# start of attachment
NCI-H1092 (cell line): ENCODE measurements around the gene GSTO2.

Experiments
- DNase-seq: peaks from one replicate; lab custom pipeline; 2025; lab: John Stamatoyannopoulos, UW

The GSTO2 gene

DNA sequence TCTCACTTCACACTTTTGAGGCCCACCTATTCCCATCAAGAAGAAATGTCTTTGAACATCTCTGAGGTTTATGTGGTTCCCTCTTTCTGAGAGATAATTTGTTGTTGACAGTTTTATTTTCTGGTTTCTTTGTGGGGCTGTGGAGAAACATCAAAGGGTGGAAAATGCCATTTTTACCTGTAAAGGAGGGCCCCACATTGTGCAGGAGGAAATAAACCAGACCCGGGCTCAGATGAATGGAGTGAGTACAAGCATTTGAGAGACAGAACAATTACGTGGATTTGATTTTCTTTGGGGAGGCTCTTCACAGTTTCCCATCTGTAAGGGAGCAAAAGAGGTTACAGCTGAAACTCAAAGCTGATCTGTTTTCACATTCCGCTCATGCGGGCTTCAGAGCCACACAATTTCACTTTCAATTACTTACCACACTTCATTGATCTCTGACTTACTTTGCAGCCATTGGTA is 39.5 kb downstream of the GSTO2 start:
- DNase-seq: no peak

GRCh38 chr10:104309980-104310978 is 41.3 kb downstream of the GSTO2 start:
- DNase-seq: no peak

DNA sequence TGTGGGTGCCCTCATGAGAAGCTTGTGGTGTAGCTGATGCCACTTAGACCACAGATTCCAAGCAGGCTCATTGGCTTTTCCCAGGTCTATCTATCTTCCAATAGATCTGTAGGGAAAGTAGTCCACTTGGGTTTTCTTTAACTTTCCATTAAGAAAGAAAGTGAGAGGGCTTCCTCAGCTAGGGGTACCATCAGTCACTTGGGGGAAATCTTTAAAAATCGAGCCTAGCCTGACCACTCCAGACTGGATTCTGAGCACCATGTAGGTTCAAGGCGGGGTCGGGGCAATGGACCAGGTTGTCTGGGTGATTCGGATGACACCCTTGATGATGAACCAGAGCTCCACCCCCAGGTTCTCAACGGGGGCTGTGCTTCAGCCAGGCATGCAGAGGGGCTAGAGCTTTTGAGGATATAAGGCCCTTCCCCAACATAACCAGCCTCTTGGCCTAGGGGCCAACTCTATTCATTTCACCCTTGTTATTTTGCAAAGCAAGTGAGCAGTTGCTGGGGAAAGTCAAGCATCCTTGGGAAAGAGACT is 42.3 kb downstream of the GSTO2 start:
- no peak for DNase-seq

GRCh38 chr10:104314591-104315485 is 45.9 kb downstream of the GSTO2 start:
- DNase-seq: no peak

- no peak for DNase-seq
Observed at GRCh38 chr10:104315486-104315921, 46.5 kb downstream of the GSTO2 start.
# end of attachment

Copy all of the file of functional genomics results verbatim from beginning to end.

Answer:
NCI-H1092 (cell line): ENCODE measurements around the gene GSTO2.

Experiments
- DNase-seq: peaks from one replicate; lab custom pipeline; 2025; lab: John Stamatoyannopoulos, UW

The GSTO2 gene

DNA sequence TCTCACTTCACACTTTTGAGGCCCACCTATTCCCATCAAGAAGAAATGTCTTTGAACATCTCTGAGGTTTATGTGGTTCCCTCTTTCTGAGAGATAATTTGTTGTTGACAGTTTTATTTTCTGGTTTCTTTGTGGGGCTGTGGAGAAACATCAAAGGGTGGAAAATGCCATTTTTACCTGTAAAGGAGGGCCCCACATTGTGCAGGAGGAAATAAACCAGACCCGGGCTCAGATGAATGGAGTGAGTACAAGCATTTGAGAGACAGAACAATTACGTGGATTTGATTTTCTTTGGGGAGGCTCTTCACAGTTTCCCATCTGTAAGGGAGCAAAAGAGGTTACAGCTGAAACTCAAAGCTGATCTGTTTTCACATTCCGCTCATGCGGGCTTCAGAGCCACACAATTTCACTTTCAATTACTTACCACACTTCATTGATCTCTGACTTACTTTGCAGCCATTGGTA is 39.5 kb downstream of the GSTO2 start:
- DNase-seq: no peak

GRCh38 chr10:104309980-104310978 is 41.3 kb downstream of the GSTO2 start:
- DNase-seq: no peak

DNA sequence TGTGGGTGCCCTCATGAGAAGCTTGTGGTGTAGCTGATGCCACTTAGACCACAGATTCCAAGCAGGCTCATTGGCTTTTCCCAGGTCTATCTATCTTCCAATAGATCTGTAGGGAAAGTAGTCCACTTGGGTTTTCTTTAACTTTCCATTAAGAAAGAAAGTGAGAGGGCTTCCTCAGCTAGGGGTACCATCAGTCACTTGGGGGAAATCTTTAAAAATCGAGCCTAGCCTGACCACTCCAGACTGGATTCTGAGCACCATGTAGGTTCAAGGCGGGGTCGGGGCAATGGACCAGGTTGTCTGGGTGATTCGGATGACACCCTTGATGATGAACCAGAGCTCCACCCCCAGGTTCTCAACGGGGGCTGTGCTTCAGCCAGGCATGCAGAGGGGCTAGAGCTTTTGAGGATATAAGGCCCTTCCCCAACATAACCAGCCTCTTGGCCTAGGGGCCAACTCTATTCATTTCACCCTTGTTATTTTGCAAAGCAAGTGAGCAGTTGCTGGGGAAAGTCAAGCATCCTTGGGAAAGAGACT is 42.3 kb downstream of the GSTO2 start:
- no peak for DNase-seq

GRCh38 chr10:104314591-104315485 is 45.9 kb downstream of the GSTO2 start:
- DNase-seq: no peak

- no peak for DNase-seq
Observed at GRCh38 chr10:104315486-104315921, 46.5 kb downstream of the GSTO2 start.